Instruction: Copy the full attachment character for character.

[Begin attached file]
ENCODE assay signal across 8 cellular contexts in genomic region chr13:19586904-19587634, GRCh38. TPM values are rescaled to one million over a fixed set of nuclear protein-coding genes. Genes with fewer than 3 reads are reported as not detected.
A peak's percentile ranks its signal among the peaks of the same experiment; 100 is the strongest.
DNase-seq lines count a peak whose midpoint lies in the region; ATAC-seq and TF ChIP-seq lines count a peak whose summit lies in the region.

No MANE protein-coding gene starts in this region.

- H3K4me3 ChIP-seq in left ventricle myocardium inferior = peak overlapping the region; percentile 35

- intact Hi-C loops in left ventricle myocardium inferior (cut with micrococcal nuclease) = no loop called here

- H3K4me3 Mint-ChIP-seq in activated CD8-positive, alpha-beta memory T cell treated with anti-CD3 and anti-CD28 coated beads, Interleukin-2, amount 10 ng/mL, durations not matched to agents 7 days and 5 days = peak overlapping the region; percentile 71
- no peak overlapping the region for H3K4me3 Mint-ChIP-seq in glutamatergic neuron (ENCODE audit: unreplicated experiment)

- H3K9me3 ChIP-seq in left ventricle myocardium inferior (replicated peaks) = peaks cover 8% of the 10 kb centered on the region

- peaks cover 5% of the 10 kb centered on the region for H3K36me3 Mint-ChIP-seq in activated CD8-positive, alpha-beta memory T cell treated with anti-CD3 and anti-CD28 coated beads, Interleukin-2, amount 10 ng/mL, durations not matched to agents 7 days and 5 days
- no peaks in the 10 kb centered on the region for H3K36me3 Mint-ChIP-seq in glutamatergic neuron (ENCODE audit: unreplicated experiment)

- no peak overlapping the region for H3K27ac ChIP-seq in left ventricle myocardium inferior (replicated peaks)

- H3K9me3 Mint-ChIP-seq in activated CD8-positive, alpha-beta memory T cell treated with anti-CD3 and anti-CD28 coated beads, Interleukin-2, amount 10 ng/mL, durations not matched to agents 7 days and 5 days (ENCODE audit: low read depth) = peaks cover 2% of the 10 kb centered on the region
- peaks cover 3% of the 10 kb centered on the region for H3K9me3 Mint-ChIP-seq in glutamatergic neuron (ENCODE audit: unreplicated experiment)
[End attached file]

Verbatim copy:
ENCODE assay signal across 8 cellular contexts in genomic region chr13:19586904-19587634, GRCh38. TPM values are rescaled to one million over a fixed set of nuclear protein-coding genes. Genes with fewer than 3 reads are reported as not detected.
A peak's percentile ranks its signal among the peaks of the same experiment; 100 is the strongest.
DNase-seq lines count a peak whose midpoint lies in the region; ATAC-seq and TF ChIP-seq lines count a peak whose summit lies in the region.

No MANE protein-coding gene starts in this region.

- H3K4me3 ChIP-seq in left ventricle myocardium inferior = peak overlapping the region; percentile 35

- intact Hi-C loops in left ventricle myocardium inferior (cut with micrococcal nuclease) = no loop called here

- H3K4me3 Mint-ChIP-seq in activated CD8-positive, alpha-beta memory T cell treated with anti-CD3 and anti-CD28 coated beads, Interleukin-2, amount 10 ng/mL, durations not matched to agents 7 days and 5 days = peak overlapping the region; percentile 71
- no peak overlapping the region for H3K4me3 Mint-ChIP-seq in glutamatergic neuron (ENCODE audit: unreplicated experiment)

- H3K9me3 ChIP-seq in left ventricle myocardium inferior (replicated peaks) = peaks cover 8% of the 10 kb centered on the region

- peaks cover 5% of the 10 kb centered on the region for H3K36me3 Mint-ChIP-seq in activated CD8-positive, alpha-beta memory T cell treated with anti-CD3 and anti-CD28 coated beads, Interleukin-2, amount 10 ng/mL, durations not matched to agents 7 days and 5 days
- no peaks in the 10 kb centered on the region for H3K36me3 Mint-ChIP-seq in glutamatergic neuron (ENCODE audit: unreplicated experiment)

- no peak overlapping the region for H3K27ac ChIP-seq in left ventricle myocardium inferior (replicated peaks)

- H3K9me3 Mint-ChIP-seq in activated CD8-positive, alpha-beta memory T cell treated with anti-CD3 and anti-CD28 coated beads, Interleukin-2, amount 10 ng/mL, durations not matched to agents 7 days and 5 days (ENCODE audit: low read depth) = peaks cover 2% of the 10 kb centered on the region
- peaks cover 3% of the 10 kb centered on the region for H3K9me3 Mint-ChIP-seq in glutamatergic neuron (ENCODE audit: unreplicated experiment)